Consider the case below. A ray of light travels from a watery medium to air. The light ray will be refracted at the point where the two mediums meet. The refracted light ray bends away from the normal as it passes from a medium of a higher refractive index to one of a lower refractive index. The angle of incidence at which the refraction angle is 90 degrees is called the critical angle. The incident ray will reflect back to the medium when the angle of incidence is larger than the critical angle. This is known as total internal reflection.
When Does Total Internal Reflection Occur?
Consider two lights passing through an optically denser media and into an optically rarer material at specific points.
The refraction of light is the phenomenon that causes light to bend off its normal path. This is a unique situation in which the refracted angle exceeds the incident angle.
The above statement describes how increasing the angle of incidence causes the angle of refraction to increase.
There is still a moment where the refraction angle becomes perpendicular. The refracted light will become parallel to the interface as a result of this.
The refracted ray angle of the rarer medium corresponds to the incident ray angle of the denser medium, which is 90°. This is called the critical angle of total internal reflection (c).
The ray returns to the same medium when it is incident on the surface at an angle larger than the critical angle. Total internal reflection refers to the full process of returning a light beam away from a denser medium. So total internal reflection occurs when the incidence angle is greater than the critical angle.
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Conditions for total internal reflection of light
There are two primary factors that influence whether or not the phenomena of total internal reflection occurs. (TIR) is founded on. A little difference in the two circumstances may not yield the desired effect.
There are two prerequisites for total internal reflection:
Total internal reflection of light formulas:
n1/n2 = sin r/sin i
Critical angle formula
Θcrit= sin-1 (n2/n1)
Here are some examples of total internal reflection:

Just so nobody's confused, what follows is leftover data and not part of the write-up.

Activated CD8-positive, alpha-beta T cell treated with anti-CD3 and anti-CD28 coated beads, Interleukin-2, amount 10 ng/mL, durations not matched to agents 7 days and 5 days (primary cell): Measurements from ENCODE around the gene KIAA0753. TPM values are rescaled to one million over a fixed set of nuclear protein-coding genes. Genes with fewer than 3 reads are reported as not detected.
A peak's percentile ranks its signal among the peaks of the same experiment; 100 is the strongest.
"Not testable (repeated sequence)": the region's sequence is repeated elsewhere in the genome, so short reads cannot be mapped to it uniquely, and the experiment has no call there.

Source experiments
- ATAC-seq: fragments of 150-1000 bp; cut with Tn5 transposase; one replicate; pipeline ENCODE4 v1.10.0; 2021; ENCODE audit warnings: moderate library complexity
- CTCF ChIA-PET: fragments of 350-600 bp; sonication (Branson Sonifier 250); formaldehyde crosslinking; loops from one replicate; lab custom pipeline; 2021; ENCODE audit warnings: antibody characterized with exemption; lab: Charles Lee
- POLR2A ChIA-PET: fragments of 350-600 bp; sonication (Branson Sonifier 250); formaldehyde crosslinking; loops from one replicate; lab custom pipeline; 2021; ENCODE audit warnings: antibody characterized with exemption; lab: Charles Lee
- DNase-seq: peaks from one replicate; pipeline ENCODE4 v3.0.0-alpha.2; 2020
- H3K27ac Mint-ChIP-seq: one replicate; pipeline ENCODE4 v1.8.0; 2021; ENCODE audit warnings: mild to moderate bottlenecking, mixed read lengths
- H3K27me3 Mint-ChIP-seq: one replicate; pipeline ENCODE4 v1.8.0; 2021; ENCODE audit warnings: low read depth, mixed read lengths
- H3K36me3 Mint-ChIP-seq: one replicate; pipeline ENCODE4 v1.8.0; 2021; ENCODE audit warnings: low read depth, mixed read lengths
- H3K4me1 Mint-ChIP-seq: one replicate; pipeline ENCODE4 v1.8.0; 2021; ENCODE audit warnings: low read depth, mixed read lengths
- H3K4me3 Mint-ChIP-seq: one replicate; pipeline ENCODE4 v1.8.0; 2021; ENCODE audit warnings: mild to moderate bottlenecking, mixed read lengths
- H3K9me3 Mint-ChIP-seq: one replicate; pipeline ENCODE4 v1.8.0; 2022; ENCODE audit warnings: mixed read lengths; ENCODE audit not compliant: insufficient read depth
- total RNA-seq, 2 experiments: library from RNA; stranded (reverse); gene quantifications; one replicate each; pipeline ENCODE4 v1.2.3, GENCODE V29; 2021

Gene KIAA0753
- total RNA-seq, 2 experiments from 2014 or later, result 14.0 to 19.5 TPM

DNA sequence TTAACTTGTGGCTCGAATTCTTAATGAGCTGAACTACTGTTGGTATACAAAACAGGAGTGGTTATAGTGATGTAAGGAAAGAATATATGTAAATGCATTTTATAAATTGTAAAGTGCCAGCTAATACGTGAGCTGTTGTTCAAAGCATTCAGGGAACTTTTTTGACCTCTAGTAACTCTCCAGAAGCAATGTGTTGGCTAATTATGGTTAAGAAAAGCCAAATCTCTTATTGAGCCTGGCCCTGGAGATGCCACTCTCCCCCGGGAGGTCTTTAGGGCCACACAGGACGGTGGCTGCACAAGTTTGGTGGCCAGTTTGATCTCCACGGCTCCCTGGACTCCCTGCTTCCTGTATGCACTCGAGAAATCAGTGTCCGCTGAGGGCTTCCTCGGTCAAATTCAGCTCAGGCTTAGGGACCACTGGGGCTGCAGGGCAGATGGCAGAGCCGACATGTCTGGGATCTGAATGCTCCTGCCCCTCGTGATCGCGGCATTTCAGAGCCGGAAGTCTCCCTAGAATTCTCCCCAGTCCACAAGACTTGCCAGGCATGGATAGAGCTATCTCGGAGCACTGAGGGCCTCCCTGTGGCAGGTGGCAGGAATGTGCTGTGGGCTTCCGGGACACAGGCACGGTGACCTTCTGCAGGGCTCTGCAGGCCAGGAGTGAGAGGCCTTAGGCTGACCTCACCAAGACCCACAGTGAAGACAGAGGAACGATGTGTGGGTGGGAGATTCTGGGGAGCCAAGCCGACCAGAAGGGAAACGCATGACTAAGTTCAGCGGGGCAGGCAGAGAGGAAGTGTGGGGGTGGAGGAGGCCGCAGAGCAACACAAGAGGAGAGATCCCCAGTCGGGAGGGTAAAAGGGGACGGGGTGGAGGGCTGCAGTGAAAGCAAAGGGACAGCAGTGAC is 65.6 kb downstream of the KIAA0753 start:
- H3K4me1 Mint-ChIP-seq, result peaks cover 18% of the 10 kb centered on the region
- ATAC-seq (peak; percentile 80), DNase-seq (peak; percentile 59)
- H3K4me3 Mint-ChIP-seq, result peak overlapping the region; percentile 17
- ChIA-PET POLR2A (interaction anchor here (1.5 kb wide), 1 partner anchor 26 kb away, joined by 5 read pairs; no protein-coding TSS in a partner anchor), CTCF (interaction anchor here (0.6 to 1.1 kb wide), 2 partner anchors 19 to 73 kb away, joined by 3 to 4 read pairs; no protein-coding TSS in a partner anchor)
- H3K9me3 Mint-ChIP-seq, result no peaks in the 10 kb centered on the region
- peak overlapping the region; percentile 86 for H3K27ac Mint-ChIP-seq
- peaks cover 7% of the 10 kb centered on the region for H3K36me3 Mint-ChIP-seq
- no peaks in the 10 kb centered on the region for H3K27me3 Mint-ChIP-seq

Total internal reflection in optical fiber
One of the most important applications of total internal reflection is seen in optical fiber. In an optical fiber, the total internal reflection approach is used. The core of the higher refractive index fiber contains the inner component of the fiber. Another layer of glass surrounds all of these fibers. They have a refractive index that is just below that of the lower refractive index. The fibers are protected by a plastic jacket.
When light from one end of the core goes toward the cladding and propagates through it, this is known as back to back total internal reflection. Optical fibers have a lot of uses in the medical field, especially for endoscopy.
Define Acceptance angle:
The acceptance angle of an optical fiber is determined by ray optics is the maximum angle of a ray striking the fiber core (against the fiber axis) that allows incident light to be directed by the core. The numerical aperture is defined as the sine of that permissible angle (assuming an incident ray in air or vacuum) and is mostly governed by the refractive index contrast between the core and cladding of the fiber (assuming an incident ray in air or vacuum):
Acceptance angle formula
n 0 = refractive index of the medium around the fibre
ncore = refractive index of core
ncladding = refractive index of cladding
θacc = acceptance angle
Total internal reflection in diamond: The incident ray is greater than the critical angle when it falls on every face of the diamond. The diamond's critical value is 23°. This situation is responsible for a diamond's entire internal reflection, which causes it to shine.
It's an optical illusion that causes the water layer to appear at short distances in the desert or on the road. Total internal reflection, which happens as a result of atmospheric refraction, is an example of a mirage.